Skilling and Employability: Understanding Challenges in India with Special Reference to West Bengal

Published date01 June 2018
Date01 June 2018
Subject MatterArticles
Indian Journal of Public
64(2) 143–158
© 2018 IIPA
SAGE Publications
DOI: 10.1177/0019556117750893
1 Former Principal Labour & Employment Adviser, Ministry of Labour & Employment, Government
of India.
Corresponding author:
Partha Pratim Mitra, Former Principal Labour & Employment Adviser, Ministry of Labour & Employment,
Government of India, India.
Skilling and
Understanding Challenges
in India with Special
Reference to West Bengal
Partha Pratim Mitra1
Demand and supply mismatch is central to the issue of skills and employability.
If levels of education are considered as proxy for skills, literacy and numeracy, then
higher share of those with lower levels of education—primary to secondary level
(44% to 52%)—has not joined the labour force compared to those with higher
education levels. The paradox is that unemployment levels are the highest for
engineering, technology and management and lower for law, medical and accounts
graduates. High dropout rates in schools contribute to lower levels of skills in
the workforce. There is dominance of self-employed and casual labour over
wage labour. Telangana, Tamil Nadu, Manipur and Uttarakhand have both high
gross enrolment ratio and high workforce participation. Studies show that only
40 per cent are employable based on attributes of employability, such as domain
knowledge, communication skills, numerical and logical attributes and vertical
thinking. In West Bengal, there is excess supply of workforce in all categories—
skilled, semi-skilled and unskilled. Although the share of trained workforce in the
state is higher than the national average, the absorption rate of this workforce is
lower than the national average. Although national- and state-level skill policies
have been announced, there is poor mapping of skill gaps which is not in keeping
with the local demand. Skill-building policies and strategies need to be made more
demand-driven and responsive to the needs of the industry, whose participation
in the entire skill-building process will have to be proactive than has been the case
at present.
Demand, supply, mismatch, effective, mapping skill gaps
144 Indian Journal of Public Administration 64(2)
There is a demographic opportunity and window in India that can be harnessed
with appropriate policies for skill building and employment generation. But this
will require focused strategies in several areas of human resource development
including education and health to leverage that opportunity. Reality check shows
there are several challenges and barriers that are yet to be addressed to facilitate
that transition.
This article, which is divided into four sections, seeks to put the problem in
quantitative perspective based on published data from various sources, makes a
few observations on the existing policy regime and schemes to tackle the problem
and suggests ways to mitigate it. The first section puts the entire issue of skills
and employability in perspective bringing out the national context. It tries to link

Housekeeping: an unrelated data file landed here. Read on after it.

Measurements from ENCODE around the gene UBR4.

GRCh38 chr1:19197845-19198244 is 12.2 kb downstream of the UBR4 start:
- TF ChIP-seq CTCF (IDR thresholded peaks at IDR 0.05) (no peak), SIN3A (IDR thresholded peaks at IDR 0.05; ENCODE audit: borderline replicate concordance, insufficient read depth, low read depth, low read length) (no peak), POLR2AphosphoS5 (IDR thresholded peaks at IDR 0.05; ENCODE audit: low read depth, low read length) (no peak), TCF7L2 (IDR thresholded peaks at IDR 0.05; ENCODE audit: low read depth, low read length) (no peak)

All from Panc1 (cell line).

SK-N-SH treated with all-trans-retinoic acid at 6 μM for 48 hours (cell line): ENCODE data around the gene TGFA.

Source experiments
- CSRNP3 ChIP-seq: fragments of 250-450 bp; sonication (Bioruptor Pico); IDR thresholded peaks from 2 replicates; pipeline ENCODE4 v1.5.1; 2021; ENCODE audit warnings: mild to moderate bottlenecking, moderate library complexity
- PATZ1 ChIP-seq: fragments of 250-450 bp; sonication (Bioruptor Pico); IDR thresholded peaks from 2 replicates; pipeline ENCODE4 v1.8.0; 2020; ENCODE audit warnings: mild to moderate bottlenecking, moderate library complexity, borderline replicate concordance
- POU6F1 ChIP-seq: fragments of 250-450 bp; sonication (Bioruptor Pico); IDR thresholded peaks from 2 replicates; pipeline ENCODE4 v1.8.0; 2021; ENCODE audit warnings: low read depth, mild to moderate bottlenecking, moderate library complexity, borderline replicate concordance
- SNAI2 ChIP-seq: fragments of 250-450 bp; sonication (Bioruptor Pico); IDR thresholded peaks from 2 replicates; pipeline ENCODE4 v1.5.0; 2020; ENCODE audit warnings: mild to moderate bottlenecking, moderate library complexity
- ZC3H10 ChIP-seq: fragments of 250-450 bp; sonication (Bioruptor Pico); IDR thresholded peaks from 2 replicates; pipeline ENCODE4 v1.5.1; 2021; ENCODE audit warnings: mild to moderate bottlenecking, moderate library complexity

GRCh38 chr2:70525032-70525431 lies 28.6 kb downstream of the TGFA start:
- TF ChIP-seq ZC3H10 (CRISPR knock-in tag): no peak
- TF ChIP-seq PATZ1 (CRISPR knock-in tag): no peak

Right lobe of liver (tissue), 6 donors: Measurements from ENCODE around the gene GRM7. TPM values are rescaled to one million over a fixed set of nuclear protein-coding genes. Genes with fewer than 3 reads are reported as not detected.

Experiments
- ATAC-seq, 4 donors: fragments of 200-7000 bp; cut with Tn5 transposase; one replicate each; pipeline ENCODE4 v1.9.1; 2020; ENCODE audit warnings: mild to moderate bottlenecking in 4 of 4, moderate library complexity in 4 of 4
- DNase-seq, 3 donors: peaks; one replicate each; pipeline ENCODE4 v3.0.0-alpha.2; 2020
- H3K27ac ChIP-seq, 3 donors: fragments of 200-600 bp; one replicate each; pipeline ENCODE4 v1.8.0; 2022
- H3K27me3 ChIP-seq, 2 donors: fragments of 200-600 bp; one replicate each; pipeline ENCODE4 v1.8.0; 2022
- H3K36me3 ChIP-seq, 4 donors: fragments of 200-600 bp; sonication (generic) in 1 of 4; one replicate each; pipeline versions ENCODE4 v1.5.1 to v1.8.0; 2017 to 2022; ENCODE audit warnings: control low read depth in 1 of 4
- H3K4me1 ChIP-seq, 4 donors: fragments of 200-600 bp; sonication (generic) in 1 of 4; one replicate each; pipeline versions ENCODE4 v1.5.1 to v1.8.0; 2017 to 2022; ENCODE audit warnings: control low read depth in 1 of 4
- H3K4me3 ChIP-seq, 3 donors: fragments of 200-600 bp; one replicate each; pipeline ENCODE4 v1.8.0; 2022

education levels with employability, brings out the challenges and also mentions
the various indicators of employability. The second section analyses two major
policy announcements and important schemes in the area of skills and brings out
as to why these announcements are important as statement of intentions by the
government on the issue of skills and employability. The third section makes a
comparative analysis of West Bengal with the rest of the country and shows that
the state possesses a higher level of trained manpower than the all India average,
and yet people are willing to settle for lower salaries within the state due to lack
of jobs or migrate outside for better salaries. The fourth section focuses on some
of the policy challenges and concludes that emphasis on mere certification of skill
sets will not be enough to move forward, but more active role of the industry in
investment and harnessing local skills would be required.
Skills and Employability: The National Context,
Challenges and Indicators
India is facing a major challenge of absorbing skilled human power. It is important
to understand some of the challenges associated with skilling and employability
of labour force in India.
During 2015–2016, the unemployment rate at all India level was estimated
to be 5 per cent, which implied that 5 per cent of the persons aged 15 and above
do not have any work and are chronically unemployed. Unemployment rate is
defined as the number of persons unemployed per thousand persons in the labour
force which consists of persons both employed and unemployed. More important,
only 60.6 per cent of the persons aged 15 years and above, who were available for
work for all 12 months could get work for a year, while the remaining 39.4 per cent
did not get work implying that they were underemployed creating an over-supply
situation in the labour market (2015–2016). This implies that people would be
willing to offer themselves for jobs that engage them full time, and in the absence
of such jobs, there is an excess supply of labour in the job market. (The rate of
unemployment mentioned here is as per the usual principal status approach—
UPS—where 365 days are taken as the period of reference and the major time

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